I read it myself, without the shape, and thought it was the worst drek I’d ever written.  Panic set in.  I tried to write about porcupines, woodchucks, and a termite’s grocery list.  Nothing worked.  Finally, I returned to my mouse.  I put in some stanzas, trimmed some words.  I read it to my husband (who had patiently listened to my ranting) but he was unable to hear how truly awful it sounded.  I emailed it to Debbie Diesen, a member of my critique group who has an amazing ear for poetry.  Debbie has young boys, and I doubted she would still be online.  I was correct–I was on my own.

I rewrote, adding more rhythm and rhyme.  My computer crashed.  Twice.   I added a touch of humor near the end.  At 1:15 am I had turned my original poem into something that I no longer hated.  I thought of rereading it in the morning, but decided to send it in.  I was ready to be done.

I was about to go to the Y the next morning, but had time to check email.  Debbie had written back, saying she really liked the poem as I had sent it to her!  She gave me a few suggestions for changing emphasis with punctuation, including the brilliant idea of italicizing breathe.  She thought perhaps I should revise the last lines with a recall of the opening.  I read it again with Debbie’s suggestions.  Why had I hated it the night before?  This was clearly much stronger than the poem I had sent in.  The short phrases showed the mouse’s panic.  Why had I gotten rid of the sharpness/darkness that my husband loved? Why had I added all those extra words???  There was still another hour before the deadline.  Should I see if I could swap this version for the one I sent?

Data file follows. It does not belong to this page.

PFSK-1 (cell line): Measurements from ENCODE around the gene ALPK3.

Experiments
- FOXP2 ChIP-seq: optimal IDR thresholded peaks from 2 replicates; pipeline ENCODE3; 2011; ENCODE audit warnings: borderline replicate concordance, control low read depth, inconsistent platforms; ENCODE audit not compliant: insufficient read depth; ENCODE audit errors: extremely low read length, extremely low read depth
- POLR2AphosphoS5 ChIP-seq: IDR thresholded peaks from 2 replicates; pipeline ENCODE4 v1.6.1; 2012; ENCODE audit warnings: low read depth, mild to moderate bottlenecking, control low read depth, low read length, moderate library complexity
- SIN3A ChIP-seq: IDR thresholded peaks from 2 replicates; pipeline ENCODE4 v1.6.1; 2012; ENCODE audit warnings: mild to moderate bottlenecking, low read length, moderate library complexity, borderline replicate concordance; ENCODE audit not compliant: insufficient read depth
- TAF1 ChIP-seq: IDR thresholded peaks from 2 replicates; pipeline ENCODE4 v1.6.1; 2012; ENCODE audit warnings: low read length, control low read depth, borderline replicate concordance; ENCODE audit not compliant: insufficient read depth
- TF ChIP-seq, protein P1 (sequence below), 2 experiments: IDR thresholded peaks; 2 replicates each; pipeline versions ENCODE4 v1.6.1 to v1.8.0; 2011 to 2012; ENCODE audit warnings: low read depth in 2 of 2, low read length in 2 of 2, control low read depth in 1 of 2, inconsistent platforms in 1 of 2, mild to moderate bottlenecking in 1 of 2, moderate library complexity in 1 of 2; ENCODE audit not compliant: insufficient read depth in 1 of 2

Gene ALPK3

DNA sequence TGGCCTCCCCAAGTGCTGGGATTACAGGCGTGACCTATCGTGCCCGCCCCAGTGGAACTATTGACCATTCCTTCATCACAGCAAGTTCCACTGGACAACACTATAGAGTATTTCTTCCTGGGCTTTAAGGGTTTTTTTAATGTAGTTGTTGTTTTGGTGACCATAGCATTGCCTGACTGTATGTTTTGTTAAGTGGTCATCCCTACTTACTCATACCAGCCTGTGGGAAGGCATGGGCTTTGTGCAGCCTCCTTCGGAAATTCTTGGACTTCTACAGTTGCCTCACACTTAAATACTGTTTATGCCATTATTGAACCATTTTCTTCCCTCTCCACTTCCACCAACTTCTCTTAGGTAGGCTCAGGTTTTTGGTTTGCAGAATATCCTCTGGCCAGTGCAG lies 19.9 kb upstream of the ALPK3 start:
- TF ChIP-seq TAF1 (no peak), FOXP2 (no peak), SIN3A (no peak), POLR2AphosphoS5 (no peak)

I read one version and then the next.  Over and over again.  I could not decide what to do.  Now I was 20 minutes late for my exercise date.  I decided I had probably bothered Ed enough the day before with my shape emails.  I went to the Y, and tried to stop second-guessing myself.

If you have managed to read all the way through my tale of poetry under pressure, you get to decide which you prefer.  Feel free to tell me in the comments!

Here’s the version that’s not on the March Madness site:

Portrait of a Trembling Mouse10-18-10-deermouse-img_3433

Ears atune to tiny sounds;
gnawing, clawing, underground.

Peer in darkness, sniff a sharpness.
Muscles tense, whiskers twitch.
Racing heart.  Panic pitch!

Terror spreads as weasel bounds —
Hurries, scurries, all around.
Choose a runway.  Dart and flee!
Tunnel’s empty.  Tremble.  Breathe.

Safe for now.  Underground.
Feet alert to every sound.

And to read my official entry, visit here.  It’s a match between anteroom and gnawing.

While you’re at it, enjoy the other poems on March Madness.

18923_originalPoetry Friday is at GottaBook.  Check it out!